In May 2008, Japan-based CBC Co. Ltd., a major manufacturer of CCTVs, announced plans to set up a production facility in India through which it hoped to sell "50,000 units of CCTVs every year to be set up across retail malls, real estate projects, industrial houses and government aided infrastructure projects such as subways, highways, heavy traffic zones such as railways stations, airports (Mumbai airport) and huge commercial buildings".26 This suggests both the aggressive growth of the market for CCTVs in India, and the range of potential customers for these products.

Aside from industry reports of these kinds, this growth of CCTV technology is verifiable anecdotally, through media reports and through the quotidian experience of living in any of India's cities and towns. Both the government and private businesses have enthusiastically embraced CCTV technology and they have, in a relatively short time, attained near-ubiquity as municipal corporations, police departments, airports, banks, schools, supermarkets and malls increasingly scramble to install their own private networks of surveillance.

The Delhi International Airport reportedly has the "largest single installation of an IP video system anywhere in Asia" with more than 3700 IP Surveillance cameras piping video feeds into the airport's Operation Control Centre. The OCC reportedly boasts the biggest video wall in Asia. "The 32 x 16 foot wall holds twenty-eight 70-inch screens that display the information inputs from all the airport departments through live camera feeds. Each screen can display up to 25 multiple camera images, providing the AOCC with the capacity to display 700 images at one time."27 In October 2011, the village of Budania in Rajasthan decided to install twenty CCTVs in their administrative offices and provide live feeds over the internet in a bid to enhance transparency.28 More than any real assistance to the airport police that such an aggregation of images may provide, or any actual boost in transparency that the CCTV's in Budania might achieve, these two installations are a testament to India's deep enamor of video surveillance technology.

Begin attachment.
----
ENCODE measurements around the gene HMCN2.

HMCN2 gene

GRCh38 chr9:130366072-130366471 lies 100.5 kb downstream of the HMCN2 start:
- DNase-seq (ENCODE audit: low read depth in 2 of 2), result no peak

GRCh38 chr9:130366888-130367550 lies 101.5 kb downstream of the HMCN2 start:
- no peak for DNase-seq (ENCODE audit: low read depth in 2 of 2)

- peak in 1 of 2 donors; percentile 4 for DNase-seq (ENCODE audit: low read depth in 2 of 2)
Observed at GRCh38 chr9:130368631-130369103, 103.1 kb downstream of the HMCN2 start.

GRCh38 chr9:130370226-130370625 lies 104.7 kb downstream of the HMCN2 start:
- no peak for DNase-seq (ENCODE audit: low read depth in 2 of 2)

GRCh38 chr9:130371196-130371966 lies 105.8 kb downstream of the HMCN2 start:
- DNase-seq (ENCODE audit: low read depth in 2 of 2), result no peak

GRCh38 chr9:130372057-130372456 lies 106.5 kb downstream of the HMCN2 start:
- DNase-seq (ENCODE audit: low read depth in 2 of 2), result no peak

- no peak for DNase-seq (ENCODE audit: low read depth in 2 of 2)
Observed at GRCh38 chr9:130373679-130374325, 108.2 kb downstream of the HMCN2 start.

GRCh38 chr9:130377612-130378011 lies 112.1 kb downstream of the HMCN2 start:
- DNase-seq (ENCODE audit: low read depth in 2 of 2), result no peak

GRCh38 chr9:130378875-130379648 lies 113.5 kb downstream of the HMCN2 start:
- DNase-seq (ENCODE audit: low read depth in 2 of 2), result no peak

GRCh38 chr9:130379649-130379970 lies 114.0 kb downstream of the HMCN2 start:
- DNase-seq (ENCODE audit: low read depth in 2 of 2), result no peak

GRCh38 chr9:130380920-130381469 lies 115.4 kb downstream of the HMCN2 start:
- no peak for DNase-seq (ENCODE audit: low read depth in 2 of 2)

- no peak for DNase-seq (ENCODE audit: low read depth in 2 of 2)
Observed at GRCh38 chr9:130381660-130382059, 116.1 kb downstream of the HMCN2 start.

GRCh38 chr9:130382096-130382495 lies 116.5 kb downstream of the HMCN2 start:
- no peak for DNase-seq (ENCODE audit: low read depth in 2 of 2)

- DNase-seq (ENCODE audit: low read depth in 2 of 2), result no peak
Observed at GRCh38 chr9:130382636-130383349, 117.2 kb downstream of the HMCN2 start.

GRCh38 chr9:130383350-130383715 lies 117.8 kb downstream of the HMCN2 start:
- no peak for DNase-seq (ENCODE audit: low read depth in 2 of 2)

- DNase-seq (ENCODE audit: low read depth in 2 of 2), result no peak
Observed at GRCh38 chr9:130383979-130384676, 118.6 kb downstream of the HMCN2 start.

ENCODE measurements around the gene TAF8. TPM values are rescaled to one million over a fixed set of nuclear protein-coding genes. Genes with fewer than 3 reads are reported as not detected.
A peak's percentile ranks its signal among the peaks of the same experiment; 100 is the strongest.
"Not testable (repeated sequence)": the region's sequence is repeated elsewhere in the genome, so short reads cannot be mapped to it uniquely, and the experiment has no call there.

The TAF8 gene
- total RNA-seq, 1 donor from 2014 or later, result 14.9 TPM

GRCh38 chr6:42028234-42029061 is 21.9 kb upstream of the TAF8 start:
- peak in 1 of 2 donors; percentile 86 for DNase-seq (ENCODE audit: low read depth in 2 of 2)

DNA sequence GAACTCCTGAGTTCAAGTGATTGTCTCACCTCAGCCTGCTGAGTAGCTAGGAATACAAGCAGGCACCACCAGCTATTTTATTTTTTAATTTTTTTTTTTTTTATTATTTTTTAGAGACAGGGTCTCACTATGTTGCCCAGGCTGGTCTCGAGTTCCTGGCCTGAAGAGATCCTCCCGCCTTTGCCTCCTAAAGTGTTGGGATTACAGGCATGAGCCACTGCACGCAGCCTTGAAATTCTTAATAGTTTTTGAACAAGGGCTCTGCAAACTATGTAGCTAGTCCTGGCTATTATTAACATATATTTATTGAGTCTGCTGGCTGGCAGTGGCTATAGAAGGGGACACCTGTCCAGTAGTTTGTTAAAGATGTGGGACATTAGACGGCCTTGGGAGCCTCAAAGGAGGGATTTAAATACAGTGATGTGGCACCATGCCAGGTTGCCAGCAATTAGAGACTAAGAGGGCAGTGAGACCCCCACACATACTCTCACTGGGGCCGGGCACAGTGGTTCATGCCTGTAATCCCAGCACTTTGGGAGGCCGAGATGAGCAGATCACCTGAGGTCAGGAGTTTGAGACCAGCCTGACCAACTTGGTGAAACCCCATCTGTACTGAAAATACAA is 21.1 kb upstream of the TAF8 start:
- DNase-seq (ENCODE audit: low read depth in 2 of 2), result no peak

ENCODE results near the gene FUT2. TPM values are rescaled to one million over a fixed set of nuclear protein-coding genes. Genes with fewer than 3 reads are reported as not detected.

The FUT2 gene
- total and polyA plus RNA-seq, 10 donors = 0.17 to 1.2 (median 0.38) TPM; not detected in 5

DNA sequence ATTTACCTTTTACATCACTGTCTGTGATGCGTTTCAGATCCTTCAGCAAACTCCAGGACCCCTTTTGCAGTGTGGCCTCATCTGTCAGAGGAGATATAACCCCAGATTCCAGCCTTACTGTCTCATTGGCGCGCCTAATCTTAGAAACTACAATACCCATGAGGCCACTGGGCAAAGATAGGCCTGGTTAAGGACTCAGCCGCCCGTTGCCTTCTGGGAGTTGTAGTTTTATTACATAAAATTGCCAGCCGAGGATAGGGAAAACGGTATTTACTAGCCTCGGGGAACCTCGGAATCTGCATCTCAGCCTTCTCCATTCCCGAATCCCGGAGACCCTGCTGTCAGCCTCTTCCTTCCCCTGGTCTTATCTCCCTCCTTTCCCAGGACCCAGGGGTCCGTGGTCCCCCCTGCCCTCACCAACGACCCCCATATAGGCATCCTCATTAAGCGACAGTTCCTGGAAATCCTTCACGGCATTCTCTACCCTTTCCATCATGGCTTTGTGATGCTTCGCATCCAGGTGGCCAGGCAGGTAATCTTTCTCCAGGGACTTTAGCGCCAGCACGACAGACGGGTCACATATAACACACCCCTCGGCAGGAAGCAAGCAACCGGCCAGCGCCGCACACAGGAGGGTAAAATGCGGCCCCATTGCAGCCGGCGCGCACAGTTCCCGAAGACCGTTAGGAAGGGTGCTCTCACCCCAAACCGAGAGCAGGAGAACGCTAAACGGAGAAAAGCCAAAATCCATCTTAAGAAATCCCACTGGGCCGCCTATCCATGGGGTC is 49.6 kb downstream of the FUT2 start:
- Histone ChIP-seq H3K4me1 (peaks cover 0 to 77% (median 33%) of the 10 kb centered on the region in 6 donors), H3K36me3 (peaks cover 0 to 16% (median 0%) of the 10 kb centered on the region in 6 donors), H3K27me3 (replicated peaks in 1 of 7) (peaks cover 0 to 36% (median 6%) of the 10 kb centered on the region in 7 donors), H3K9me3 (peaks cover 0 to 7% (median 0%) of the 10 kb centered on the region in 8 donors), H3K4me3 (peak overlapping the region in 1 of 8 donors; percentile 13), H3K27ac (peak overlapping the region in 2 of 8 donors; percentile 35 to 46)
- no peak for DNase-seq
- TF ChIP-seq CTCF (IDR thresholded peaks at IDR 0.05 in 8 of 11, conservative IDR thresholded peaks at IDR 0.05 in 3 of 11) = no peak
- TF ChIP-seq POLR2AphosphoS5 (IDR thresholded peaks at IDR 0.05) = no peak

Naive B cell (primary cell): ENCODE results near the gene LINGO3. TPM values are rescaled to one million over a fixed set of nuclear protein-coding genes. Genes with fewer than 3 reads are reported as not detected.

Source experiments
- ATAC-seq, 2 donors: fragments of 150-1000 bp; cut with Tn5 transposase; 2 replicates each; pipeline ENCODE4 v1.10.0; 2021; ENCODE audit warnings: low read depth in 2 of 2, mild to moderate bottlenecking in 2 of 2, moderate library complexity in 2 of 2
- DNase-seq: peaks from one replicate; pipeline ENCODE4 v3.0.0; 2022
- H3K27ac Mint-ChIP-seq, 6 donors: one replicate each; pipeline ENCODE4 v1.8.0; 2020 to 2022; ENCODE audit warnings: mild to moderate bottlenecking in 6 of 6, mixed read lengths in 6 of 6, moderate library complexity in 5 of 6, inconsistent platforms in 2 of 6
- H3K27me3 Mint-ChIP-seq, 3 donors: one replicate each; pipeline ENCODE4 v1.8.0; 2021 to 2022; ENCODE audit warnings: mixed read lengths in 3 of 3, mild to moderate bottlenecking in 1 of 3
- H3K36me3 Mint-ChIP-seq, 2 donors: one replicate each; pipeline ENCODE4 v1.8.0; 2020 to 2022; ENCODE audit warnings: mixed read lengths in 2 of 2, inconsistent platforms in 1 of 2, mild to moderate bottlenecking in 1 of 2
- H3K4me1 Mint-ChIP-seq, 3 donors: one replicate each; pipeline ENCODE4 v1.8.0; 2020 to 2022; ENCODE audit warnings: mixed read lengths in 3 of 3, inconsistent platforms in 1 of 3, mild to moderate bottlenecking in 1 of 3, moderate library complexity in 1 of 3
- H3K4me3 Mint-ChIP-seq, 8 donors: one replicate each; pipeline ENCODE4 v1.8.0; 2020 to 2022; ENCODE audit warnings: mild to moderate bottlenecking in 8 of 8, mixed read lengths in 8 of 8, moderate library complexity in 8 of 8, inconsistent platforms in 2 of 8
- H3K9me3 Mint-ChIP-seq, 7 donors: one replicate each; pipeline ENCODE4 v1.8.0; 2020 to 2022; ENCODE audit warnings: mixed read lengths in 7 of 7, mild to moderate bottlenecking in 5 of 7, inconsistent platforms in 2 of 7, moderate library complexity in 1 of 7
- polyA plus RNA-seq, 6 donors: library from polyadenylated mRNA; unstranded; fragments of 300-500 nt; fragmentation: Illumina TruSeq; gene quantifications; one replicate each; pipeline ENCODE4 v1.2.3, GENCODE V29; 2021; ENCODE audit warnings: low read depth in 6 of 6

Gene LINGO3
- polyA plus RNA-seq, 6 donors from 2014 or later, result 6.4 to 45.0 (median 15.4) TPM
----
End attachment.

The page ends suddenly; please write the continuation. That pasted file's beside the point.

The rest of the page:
The police in a number of Indian cities have issued directions requiring public places such as theatres, hotels, guest-houses, colleges, jewellery shops, cyber cafes, malls and departmental stores to install CCTV cameras. An incomplete inventory of such cities includes Mumbai29, Surat30, Junagadh31, Jaipur32, Ludhiana33, Hyderabad34, Bangalore35, New Delhi36, Chandigarh37, Gurgaon38, Mohali39, Mysore40, Vadodara41, Kolkata42, Patna43 etc. The Pune Municipal Corporation even decided to amend its building development laws to require 'shopping malls, markets, religious structures, hotels, important tourist attractions, exclusive business buildings, historical buildings and the offices of government and semi-government organisations to install CCTV cameras'44

So, a vast apparatus of private surveillance already exists in readiness for the police and other investigative apparatus to tap into. The city of Chennai for instance, reportedly has about 8000 CCTV cameras installed by shops, malls, hospitals and other commercial establishments.45 Likewise, the Haryana Government is reportedly planning to interlink some 1000 of its own cameras with nearly "20,000 cameras already installed at malls, BPOs, headquarters of multinational companies and markets."46